Zinedine Zidane Leaves Florentino Pérez’s Real Madrid on His Own Terms

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The only thing missing, the sole disappointment, was that Zinedine Zidane did not conclude his final news conference as manager of Real Madrid by lifting the microphone from the desk in front of him and dropping it to the floor. His natural reticence denied him the emphatic finale he deserved.

In January 2016, when Florentino Pérez, Real Madrid’s bombastic president, presented Zidane to the world as Rafael Benítez’s replacement, few believed the decision would prove wise.

Pérez himself had doubts: A few months earlier, he had hoped Zidane — then coach of Castilla, the club’s B team — would accept an offer to take charge of Marseille, his hometown team. He was, at that point, something of an enigma: Nobody really knew how he would fare in management; initial impressions, from his time at Castilla, were not uniformly positive.

Better, Pérez thought, for him to cut his teeth away from the white heat of the Santiago Bernabéu Stadium, given the risk the president would be taking in appointing him. Among his primary concerns was that Zidane might prove difficult to fire, when the time came, because of his status among the club’s fans.

He need not have worried. On Thursday, Zidane announced that he would be stepping down from the post he has occupied for the last two and a half years. He did so having won one Spanish title, one Spanish Super Cup, two UEFA Super Cups, two FIFA World Club Cups and — most important of all — three consecutive Champions League titles, the most recent against Liverpool five days ago.

Until Zidane came along, nobody had retained the Champions League, let alone won it three years in a row. Until Zidane came along, only two other managers had won three European Cups — both Carlo Ancelotti and Bob Paisley required rather more than 29 months. Zidane has won the Champions League three times in less than three years. He has won a trophy at the rate of one every 17 games. It has been, in no uncertain terms, a mic drop of a career.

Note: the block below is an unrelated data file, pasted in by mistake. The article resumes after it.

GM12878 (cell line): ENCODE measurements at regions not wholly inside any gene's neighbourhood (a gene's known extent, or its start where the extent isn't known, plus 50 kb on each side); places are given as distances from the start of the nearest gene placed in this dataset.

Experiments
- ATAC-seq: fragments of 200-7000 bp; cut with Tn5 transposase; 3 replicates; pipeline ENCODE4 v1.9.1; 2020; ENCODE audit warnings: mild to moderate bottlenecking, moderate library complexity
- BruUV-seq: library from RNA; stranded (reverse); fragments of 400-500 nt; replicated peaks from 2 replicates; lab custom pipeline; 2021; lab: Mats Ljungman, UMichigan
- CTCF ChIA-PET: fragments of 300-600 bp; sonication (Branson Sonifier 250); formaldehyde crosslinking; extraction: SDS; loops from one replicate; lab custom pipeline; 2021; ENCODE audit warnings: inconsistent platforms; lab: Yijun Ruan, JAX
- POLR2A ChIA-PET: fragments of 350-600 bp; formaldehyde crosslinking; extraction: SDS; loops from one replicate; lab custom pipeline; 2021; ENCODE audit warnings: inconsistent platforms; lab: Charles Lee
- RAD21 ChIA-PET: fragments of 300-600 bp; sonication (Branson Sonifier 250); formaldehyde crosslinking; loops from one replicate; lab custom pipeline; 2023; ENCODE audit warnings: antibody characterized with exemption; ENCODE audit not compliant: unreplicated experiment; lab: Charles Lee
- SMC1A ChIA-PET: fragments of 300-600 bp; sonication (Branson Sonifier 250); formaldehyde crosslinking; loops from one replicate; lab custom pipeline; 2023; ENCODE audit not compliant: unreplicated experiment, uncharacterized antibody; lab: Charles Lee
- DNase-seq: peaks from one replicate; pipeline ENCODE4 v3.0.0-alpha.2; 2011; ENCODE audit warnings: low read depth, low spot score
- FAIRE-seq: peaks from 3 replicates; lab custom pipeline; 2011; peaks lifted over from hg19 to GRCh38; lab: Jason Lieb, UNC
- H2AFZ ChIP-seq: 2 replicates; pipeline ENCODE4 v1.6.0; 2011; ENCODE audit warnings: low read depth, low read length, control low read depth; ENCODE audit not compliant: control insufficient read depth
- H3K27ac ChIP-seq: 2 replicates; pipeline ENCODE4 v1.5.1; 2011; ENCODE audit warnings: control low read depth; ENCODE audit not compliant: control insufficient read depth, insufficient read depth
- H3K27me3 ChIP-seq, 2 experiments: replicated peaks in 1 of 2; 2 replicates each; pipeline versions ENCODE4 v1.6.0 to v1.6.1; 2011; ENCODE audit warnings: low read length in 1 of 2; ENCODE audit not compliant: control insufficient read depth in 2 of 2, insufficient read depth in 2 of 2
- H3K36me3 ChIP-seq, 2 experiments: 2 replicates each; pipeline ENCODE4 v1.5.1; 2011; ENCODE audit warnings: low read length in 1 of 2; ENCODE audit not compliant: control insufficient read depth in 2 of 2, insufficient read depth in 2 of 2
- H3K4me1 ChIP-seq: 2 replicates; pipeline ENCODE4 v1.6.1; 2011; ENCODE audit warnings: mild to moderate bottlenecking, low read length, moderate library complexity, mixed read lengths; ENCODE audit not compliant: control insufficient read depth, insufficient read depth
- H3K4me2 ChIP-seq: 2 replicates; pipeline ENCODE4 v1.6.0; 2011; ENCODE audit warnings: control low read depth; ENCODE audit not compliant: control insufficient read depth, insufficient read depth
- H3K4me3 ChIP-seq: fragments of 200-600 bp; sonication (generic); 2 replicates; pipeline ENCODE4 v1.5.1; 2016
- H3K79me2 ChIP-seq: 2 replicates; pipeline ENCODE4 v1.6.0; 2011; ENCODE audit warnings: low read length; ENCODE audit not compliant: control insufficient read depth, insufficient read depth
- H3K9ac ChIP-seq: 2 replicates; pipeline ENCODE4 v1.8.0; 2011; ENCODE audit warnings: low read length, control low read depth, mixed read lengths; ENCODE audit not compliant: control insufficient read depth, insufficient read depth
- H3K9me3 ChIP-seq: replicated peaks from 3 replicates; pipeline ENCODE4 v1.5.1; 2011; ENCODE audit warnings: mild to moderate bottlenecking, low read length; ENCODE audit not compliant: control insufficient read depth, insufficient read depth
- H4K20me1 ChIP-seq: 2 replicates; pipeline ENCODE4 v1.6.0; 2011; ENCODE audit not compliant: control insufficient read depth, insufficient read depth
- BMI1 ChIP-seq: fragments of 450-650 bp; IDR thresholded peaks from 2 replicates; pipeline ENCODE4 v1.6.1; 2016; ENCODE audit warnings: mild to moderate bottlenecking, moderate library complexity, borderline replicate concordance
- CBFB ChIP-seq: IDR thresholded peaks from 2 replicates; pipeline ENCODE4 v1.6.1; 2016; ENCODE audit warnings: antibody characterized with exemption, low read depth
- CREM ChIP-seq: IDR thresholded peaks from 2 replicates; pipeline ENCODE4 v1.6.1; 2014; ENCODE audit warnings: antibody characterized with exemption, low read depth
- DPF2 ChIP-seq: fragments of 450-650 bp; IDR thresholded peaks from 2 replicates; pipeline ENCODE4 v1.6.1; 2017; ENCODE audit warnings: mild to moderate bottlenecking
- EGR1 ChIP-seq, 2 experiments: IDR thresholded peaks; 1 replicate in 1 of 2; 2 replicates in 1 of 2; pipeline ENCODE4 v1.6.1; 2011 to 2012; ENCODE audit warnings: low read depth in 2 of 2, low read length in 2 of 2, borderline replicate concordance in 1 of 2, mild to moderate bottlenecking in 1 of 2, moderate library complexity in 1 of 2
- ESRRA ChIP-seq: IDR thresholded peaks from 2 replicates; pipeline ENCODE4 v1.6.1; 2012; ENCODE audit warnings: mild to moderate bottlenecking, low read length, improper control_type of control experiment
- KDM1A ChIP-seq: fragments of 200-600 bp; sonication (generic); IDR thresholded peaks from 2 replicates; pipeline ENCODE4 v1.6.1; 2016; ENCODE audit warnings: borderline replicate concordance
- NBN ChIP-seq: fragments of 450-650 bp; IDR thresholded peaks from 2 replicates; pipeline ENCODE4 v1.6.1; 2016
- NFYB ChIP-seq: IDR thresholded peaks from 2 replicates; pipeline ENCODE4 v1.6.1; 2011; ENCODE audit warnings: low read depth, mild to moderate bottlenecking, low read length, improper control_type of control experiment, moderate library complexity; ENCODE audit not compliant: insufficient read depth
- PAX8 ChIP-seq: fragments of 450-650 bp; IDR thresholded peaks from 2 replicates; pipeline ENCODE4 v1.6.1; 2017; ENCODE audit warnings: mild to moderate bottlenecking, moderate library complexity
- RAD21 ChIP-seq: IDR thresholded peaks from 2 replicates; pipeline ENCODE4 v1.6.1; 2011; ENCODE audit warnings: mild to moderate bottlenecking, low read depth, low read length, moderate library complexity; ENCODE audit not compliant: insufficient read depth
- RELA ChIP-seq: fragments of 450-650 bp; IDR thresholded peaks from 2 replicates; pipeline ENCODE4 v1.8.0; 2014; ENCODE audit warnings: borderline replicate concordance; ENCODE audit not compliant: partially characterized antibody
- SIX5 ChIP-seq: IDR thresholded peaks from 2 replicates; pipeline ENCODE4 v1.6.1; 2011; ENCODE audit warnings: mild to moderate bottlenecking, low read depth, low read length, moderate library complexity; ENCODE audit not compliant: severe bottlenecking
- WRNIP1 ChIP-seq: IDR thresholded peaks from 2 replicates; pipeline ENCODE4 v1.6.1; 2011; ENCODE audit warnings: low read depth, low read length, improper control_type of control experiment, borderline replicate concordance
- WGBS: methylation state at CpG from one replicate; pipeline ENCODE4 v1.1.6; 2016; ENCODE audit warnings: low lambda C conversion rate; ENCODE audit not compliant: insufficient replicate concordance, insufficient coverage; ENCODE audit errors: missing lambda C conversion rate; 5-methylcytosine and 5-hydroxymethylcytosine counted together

He made clear on Thursday that he would not step into another role immediately — he would not coach another club next season, he said — but that should be no great surprise. Zidane has always made clear that he wanted to coach Real Madrid, “my club, a club that will always be in my heart,” and the French national team, and nobody else. Depending on how Didier Deschamps fares in the World Cup, it does not take a clairvoyant to work out what his next job might be.

For Real Madrid, the future is substantially less clear. The club’s 13th European Cup is starting to feel as much as a curse as a blessing. On the field in Kiev, Ukraine, immediately after the final whistle against Liverpool, Gareth Bale and Cristiano Ronaldo cast doubts on their futures in Madrid — one rather more convincingly than the other — and now the club’s manager has departed.

This was always likely to be a summer of change in Madrid: Pérez has not strengthened his all-conquering first team since 2014, when Toni Kroos arrived. Though Real Madrid’s finances are not quite as strong as they appeared before Neymar warped the transfer market last summer, the plan was always to spend substantially this year. Robert Lewandowski, the Bayern Munich striker, is one target.

A manager, though, was not on the agenda. Pérez sat stony-faced through Zidane’s announcement. The decision had caught him by surprise, he admitted. He visited the Frenchman at home on Wednesday to try to dissuade him, and failed. Pérez might have had doubts initially, and with every bad result, but he recognized now that he had happened upon the perfect manager.

uti and Santiago Solari, both youth coaches at the club, have a romantic appeal, as former players, but neither has the authority Zidane, once the finest player on the planet, exudes. Neither Joachim Löw, the Germany manager, nor Arsène Wenger, until recently of Arsenal, would likely enjoy the inherently unstable environment Pérez has created.

Zidane — because of who he is, and what he was — fit the bill perfectly. He did not claim to stand for some great philosophical school, or interfere in the transfer market, or tell players to do anything he could not do himself, because he could do pretty much anything. He was the perfect Real Madrid manager, and now he is gone. Finding someone to pick up the microphone will not be easy.

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